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I've been reading an old popular psychology book by russian psychiatrist Vladimir Levi. One of the things that he has his depressed patients try is learn to juggle. He insists that such activity brings both halves of the brain together and that the brain "likes to juggle". His book was written in the 1980s, and there's little science presented in the book to back the claim.

Juggling involves coordinating both hands and is automatic, if I understand correctly. Touch typing involves coordinating 10 fingers together and is also automatic once learned.

In the 1990s and early 2000s, computer keyboards were the dominant way of inputting data into a computer. If one was to type anything one used both hands together for extended periods of time (most likely touch typing with both hands). But as of 2013, more and more people report using tablet PCs to surf the web and interact with friends online. Such typing most likely involves one finger pressing the letters on a virtual keyboard. It's a much slower process, as the keyboard is too small for both hands.

Does touch-typing has any cognitive benefits? Is the effect lost if one reverts to typing with a single finger?

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Benefits of touch typing on task performance: I assume that when comparing skilled individuals, two handed touch typing on a traditional keyboard is faster, more reliable, and more automatic, than the other methods of text input that you mention (e.g., phone or tablet keyboards). These advantages are discussed here.

  • Faster input means that ideas can be expressed more quickly.
  • Visual attention does not need to be allocated to the keyboard which permits more attention to be placed on the content or the screen.
  • The greater reliability and automaticity mean that less attention needs to be allocated to the task of typing than to other methods.
  • A more consistent keyboard layout across devices further justifies the investment in learning touch typing.

For further discussion of the cognitive and performance benefits of skilled touch typing, check out Yechiam et al (2003). Discussing the benefits of touch typing over visual typing, they state:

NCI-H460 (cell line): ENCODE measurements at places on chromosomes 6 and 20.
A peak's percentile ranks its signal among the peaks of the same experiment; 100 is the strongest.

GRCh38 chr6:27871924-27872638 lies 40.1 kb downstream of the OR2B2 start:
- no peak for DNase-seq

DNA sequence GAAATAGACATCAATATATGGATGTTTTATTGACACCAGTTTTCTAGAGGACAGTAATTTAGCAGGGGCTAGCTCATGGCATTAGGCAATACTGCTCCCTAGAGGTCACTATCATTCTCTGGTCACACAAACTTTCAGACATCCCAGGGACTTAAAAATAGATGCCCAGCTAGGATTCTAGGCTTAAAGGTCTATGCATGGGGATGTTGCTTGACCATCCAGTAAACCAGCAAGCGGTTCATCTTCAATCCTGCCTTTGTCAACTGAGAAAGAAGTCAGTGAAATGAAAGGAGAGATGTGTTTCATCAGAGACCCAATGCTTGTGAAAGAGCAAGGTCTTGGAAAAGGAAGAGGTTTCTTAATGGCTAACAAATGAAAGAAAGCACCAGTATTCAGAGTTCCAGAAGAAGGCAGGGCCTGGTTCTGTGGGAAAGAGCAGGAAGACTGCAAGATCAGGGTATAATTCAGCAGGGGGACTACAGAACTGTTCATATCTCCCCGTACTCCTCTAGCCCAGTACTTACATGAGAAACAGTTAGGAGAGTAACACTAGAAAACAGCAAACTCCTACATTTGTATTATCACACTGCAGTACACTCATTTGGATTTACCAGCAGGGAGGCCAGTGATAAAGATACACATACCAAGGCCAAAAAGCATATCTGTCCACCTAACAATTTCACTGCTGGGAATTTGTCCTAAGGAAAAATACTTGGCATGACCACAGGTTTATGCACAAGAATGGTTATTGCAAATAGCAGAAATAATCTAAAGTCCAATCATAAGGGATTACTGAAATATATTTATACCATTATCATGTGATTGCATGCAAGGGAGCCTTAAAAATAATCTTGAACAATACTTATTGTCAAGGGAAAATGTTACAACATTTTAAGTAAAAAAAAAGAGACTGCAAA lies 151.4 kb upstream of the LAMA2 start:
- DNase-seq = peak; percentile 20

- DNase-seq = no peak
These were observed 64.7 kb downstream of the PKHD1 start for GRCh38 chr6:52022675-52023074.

One main distinction of the touch-typing strategy appears to be the ability to look at the screen while typing and to devote a minimal level of visual search to the keyboard (Cooper, 1983). This ability is gained through the memorization of key positions and finger trajectories, which makes touch-typing a difficult skill to acquire. Other differences between touch-typing and visually guided typing include touch typists' (a) use of all fingers of both hands, as opposed to the use of one hand of only some of the fingers; (b) fixed assignment of fingers to keys; (c) reduced arm movements; and (d) fixed locations of the palms (Crooks, 1964).

Broader cognitive benefits of touch typing: While I have not read any specific research testing the idea, I think the benefits of touch typing relate to its superiority as a text entry method and not as some broader tool for brain integration. A large body of research on psychomotor and cognitive performance suggests that transfer across disparate domains tends to be minimal. The domains would need to have some overlapping elements.

More broadly, there is a strong link between unemployment and depression (e.g., Frese & Mohr, 1987). Engaging in meaningful or enjoyable activity might help improve mood in some cases (e.g., juggling, mastering some other new skill). However, I don't think the mechanism of that mood improvement would be hemispheric brain balancing.

References

  • Cooper, W. E. (1983). Introduction. In W. E. Cooper (Ed.), Cognitive aspects of skilled typewriting (pp. 1-38). New York: Springer-Verlag.
  • Crooks, M. (1964). Touch typing for teachers. London: Pitman.
  • Frese, M., & Mohr, G. (1987). Prolonged unemployment and depression in older workers: A longitudinal study of intervening variables. Social Science & Medicine, 25(2), 173-178. PDF
  • Yechiam, E., Erev, I., Yehene, V., & Gopher, D. (2003). Melioration and the transition from touch-typing training to everyday use. Human Factors: The Journal of the Human Factors and Ergonomics Society, 45(4), 671-684.
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Interesting references, but this is the more 'obvious' answer I suppose. :) What about the relation to the comments made about juggling? –  Steven Jeuris Feb 12 '13 at 10:38
    
@StevenJeuris . good point. I've divided the content into two clearer sections now. –  Jeromy Anglim Feb 13 '13 at 3:11
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